Mourinho is now the Premier League king
WHEN José Mourinho agreed to return to Chelsea after a troubled time at Real Madrid and at roughly the same time as Alex Ferguson retired, the way was open to him to become the top man in the Premier League.
Yesterday as Roman Abramovich and Mourinho smiled widely while they watched John Terry lead the celebrations, I couldn't help thinking that they can do this as often as they want.
Sure, there will be a challenge from Manchester, United or City and maybe Arsenal but for me, Mourinho is head and shoulders above the rest and he'll be very hard to stop.
I expect a few more players will swap their current colours for blue in the summer and given the profile of Mourinho's squad, they will be strikers and good ones.
That will address the one weakness in Mourinho's group and make his squad as complete as it will ever be.
It is a frightening thought. Add in a couple of marquee strikers and Mourinho will have a truly powerful squad and one which should be an improvement on this model.
They certainly didn't have the strength in depth to sustain the swashbuckling, free-scoring style they showed for the first half of the season.
Mourinho realised this in that watershed moment when Spurs hammered his team 5-3 and showed him that his players had slipped from the high level of organisation he insists on.
That game convinced him that a much less flamboyant approach was required to secure the title.
Chelsea lead the Premier League by 16 points and even though I found Mourinho's willingness to hog the credit ahead of his players nauseating last week, I don't think it would be unfair to say that he is responsible for every one of them.
Sharp-eyed Liverpool fans will have noticed that I didn't include Anfield as one of the likely environments for a title challenge next season and that is simply because I have no idea what is going to happen this summer.
I don't know whether Raheem Sterling will leave or not. I do know that Stevie Gerrard will be gone by the time August rolls around but I don't who will be brought in to replace him.
The biggest question of all, of course, revolves around Brendan Rodgers.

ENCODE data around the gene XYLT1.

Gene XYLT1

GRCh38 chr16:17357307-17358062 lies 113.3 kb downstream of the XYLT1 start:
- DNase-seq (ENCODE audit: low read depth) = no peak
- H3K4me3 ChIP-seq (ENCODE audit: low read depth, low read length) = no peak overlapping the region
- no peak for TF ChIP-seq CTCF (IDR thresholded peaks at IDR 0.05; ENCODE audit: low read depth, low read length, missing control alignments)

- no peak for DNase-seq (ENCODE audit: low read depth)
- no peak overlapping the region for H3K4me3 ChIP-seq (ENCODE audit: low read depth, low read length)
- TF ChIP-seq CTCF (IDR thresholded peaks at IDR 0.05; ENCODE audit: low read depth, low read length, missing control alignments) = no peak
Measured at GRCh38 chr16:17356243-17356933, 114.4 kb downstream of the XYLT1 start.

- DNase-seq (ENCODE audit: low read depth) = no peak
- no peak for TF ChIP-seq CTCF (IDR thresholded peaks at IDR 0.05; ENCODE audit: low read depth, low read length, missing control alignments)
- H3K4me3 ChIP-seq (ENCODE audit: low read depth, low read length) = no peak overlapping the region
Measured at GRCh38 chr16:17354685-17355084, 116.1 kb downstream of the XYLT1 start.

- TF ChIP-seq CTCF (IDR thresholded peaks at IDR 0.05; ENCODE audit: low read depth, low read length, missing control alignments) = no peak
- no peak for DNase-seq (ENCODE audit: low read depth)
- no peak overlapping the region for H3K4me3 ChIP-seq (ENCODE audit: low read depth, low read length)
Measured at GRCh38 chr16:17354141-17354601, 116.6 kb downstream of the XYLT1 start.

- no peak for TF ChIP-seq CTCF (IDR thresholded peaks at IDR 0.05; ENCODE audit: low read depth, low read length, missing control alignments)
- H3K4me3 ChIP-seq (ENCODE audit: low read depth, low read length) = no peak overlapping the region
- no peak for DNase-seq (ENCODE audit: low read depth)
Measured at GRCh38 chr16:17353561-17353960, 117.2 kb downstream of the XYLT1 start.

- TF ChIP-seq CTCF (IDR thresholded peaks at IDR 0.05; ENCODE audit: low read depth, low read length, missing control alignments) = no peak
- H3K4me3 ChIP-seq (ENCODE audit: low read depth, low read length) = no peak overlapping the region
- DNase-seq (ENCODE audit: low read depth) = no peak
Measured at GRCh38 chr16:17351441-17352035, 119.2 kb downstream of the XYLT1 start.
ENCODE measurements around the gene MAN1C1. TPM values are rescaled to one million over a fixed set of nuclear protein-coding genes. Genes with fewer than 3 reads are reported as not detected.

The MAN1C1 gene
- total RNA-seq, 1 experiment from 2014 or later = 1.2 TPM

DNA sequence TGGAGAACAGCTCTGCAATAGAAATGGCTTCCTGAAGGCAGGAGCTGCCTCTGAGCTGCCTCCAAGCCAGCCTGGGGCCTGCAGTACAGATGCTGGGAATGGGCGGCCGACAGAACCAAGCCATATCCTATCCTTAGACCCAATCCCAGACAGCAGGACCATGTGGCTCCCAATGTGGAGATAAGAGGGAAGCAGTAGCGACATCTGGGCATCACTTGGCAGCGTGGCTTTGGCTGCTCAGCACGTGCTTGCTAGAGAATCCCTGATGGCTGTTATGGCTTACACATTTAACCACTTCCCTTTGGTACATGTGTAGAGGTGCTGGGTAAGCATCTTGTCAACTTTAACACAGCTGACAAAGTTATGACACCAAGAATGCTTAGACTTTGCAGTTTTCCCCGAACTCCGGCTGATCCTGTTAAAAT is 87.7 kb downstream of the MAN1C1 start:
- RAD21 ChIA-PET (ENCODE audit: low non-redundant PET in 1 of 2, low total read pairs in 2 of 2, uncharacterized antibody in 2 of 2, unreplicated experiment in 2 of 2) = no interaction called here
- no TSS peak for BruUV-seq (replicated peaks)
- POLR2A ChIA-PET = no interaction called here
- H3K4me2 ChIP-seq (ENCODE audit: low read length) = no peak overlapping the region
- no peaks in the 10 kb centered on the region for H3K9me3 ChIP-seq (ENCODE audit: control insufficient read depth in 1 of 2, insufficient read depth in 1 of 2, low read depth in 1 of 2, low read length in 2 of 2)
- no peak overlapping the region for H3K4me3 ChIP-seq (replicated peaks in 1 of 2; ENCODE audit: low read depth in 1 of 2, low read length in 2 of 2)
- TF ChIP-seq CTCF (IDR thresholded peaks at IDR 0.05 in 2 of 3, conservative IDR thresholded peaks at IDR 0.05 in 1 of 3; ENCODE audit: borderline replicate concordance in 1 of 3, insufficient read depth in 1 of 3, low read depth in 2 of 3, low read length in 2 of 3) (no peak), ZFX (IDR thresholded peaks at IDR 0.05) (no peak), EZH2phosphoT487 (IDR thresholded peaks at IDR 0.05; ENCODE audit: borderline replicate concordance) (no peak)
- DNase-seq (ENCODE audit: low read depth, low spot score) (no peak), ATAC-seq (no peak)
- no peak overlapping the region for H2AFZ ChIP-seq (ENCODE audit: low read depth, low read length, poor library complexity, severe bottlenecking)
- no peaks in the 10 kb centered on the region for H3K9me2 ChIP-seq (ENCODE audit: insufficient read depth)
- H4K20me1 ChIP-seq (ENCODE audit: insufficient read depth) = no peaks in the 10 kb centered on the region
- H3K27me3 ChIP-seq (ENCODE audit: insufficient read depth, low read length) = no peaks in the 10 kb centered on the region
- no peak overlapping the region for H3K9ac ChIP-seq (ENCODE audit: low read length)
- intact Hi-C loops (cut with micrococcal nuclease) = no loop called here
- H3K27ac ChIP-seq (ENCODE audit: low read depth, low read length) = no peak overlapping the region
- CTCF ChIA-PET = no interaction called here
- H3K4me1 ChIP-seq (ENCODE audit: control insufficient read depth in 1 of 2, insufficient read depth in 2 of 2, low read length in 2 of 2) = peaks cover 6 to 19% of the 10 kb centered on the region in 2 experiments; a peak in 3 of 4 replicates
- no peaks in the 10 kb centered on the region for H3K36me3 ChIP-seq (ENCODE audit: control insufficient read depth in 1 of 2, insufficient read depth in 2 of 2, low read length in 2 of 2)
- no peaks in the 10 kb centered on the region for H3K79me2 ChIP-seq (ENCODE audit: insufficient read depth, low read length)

There's still an outside chance of making the Top Four and while that remains, no final judgement can be or will be made.
My own gut instinct is to leave Rodgers at it and give him the money to buy three or four top quality players. But even as I write that, I know I've been saying the same now for many, many seasons and we always seem to end up back in the same place.
On a purely practical level, there are many mitigating factors which explain the season Liverpool have had and they've all been mentioned more than once.
The problems began in Brazil and you only have to see Luis Suarez beginning to bang in important goals for Barcelona to realise how big a loss he was.
Rodgers took a long time to figure out a way to move forward and he did that without Daniel Sturridge.
In other words he lost two 20 plus goals-a-season men but still found a way to just about stay in touch.
There are things about Rodgers which concern me.
Like many others, I wish he wouldn't talk as much as he does and wish he didn't so often say things which, as the words drop out of his mouth, feel like they will trip him up before long.
I'm worried about the players he bought. A lot of money left Anfield last summer and I don't think there was a halfway decent return on the investment.
And I worry about the players he might buy. Most of all, I worry whether it is actually him buying the players at all and how many opinions must be accommodated before a decision is made.
I don't know what the mechanics of all of that are and for that reason, find it difficult to lump the blame for a disappointing season at Rodgers' doorstep.
For what it's worth, I'd like to see Rodgers allowed to make his own destiny. Buy the players he wants and forget about the policy of spending for the future. We need them now.